There is a final weakness in this document’s account of violence. Peace is aptly defined as the presence of justice and dignity, rather than just the cessation of violence. Along these lines, “oppression and persecution” in the Middle East are condemned, along with religious fanaticism, because they “uproot Christianity from its traditional homelands” (4.3). In response to this, the document calls for a “just and lasting resolution” (4.3). These statements, along with other condemnations of things like secularism and globalized consumer capitalism, are too vague to accomplish anything. In particular, such condemnations can and have served as pretexts for Orthodox Christians to take up arms and engage in interventionist warfare. Peace is defined as the “reign” on earth of “Christian principles” of justice and dignity, and such language may be seen by some to warrant Christian warfare for the sake of establishing such a ‘reign’ (3.1). It would be unfortunate and counterproductive if a document like this, condemning war, allowed escape clauses for Christian nationalists to undertake war in defense of “traditional homelands,” or some other noble cause. The Great and Holy Council should clarify which methods and means are acceptable for addressing injustice. As it is, greater clarification and revision is needed.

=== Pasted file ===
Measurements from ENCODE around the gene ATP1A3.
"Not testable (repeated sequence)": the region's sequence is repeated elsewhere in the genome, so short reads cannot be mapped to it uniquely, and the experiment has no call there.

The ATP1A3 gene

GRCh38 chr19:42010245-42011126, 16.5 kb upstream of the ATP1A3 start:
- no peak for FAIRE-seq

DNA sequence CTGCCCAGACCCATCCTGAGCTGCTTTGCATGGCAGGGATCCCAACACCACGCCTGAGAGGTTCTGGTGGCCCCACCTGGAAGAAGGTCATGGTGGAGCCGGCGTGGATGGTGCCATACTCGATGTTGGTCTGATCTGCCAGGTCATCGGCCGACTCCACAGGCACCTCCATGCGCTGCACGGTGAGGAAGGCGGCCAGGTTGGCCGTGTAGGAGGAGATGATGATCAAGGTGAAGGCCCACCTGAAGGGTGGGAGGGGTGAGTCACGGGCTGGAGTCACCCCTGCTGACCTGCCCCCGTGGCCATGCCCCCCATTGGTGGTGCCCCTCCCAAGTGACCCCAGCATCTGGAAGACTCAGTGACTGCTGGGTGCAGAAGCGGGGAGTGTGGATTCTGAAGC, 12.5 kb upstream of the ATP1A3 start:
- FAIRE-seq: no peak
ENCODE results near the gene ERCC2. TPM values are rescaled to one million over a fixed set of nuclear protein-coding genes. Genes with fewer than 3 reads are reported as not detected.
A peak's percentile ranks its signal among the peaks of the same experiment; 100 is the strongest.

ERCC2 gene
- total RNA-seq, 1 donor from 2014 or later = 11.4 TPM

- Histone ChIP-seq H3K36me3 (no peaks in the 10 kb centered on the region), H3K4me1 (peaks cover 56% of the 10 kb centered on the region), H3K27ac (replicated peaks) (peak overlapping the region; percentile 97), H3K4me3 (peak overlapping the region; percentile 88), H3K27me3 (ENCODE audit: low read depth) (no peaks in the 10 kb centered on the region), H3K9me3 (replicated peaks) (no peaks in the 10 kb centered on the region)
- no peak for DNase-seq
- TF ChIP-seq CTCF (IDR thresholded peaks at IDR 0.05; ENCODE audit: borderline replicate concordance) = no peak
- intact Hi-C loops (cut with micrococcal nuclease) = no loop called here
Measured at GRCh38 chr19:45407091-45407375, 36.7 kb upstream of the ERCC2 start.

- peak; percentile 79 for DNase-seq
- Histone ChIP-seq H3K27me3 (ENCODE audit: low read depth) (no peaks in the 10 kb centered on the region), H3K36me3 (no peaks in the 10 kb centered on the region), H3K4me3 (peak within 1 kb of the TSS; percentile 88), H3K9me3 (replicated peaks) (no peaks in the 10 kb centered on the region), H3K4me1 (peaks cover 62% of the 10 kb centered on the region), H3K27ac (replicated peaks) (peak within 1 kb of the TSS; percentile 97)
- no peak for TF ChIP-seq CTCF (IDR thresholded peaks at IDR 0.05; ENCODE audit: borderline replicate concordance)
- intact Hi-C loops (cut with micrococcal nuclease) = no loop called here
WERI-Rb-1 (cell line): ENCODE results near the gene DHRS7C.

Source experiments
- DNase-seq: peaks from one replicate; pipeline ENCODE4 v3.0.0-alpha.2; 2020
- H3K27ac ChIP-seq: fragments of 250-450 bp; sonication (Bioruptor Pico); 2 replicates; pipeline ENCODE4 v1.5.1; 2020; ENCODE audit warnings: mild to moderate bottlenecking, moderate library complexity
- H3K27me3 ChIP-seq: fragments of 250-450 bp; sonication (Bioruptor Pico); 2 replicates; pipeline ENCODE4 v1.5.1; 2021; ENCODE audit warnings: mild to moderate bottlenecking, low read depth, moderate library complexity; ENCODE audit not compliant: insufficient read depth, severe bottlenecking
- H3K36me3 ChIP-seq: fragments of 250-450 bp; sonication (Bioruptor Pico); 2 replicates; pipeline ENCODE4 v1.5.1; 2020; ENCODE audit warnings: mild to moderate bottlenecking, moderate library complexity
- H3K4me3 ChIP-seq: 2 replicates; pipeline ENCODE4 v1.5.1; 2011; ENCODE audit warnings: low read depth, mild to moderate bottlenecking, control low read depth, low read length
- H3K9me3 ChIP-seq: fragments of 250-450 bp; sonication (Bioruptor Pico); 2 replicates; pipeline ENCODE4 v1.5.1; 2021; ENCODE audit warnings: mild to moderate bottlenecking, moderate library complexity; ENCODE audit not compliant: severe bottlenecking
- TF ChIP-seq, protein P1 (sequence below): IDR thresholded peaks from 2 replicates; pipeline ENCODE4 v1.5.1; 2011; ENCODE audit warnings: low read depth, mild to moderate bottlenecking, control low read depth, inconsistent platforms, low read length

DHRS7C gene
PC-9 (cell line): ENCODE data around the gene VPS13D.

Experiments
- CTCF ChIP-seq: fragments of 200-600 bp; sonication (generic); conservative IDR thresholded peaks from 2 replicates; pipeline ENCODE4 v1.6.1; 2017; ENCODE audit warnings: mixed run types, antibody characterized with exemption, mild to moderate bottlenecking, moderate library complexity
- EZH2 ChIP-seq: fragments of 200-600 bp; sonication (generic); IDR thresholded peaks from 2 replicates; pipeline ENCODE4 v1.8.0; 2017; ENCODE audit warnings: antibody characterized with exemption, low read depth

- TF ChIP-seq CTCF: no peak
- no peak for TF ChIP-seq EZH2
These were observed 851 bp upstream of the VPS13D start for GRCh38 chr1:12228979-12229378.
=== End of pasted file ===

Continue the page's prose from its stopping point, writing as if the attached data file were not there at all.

We the editors and members of the Orthodox Peace Fellowship join Orthodox Christians everywhere with great anticipation for the upcoming “Great and Holy Council.” We pray that the Holy Spirit would lead the Council into all truth, and that peace would be ensured between all Orthodox Christians. We pray that the Council would be an occasion for Orthodox cooperation, love, and unity, and that The Gospel of Peace would shine forth from the Council’s proceedings both to the Church and to the broken and divided world. It is in the spirit of conciliarity that we engage and add our own voices to the work of the whole Church being conducted by the Council.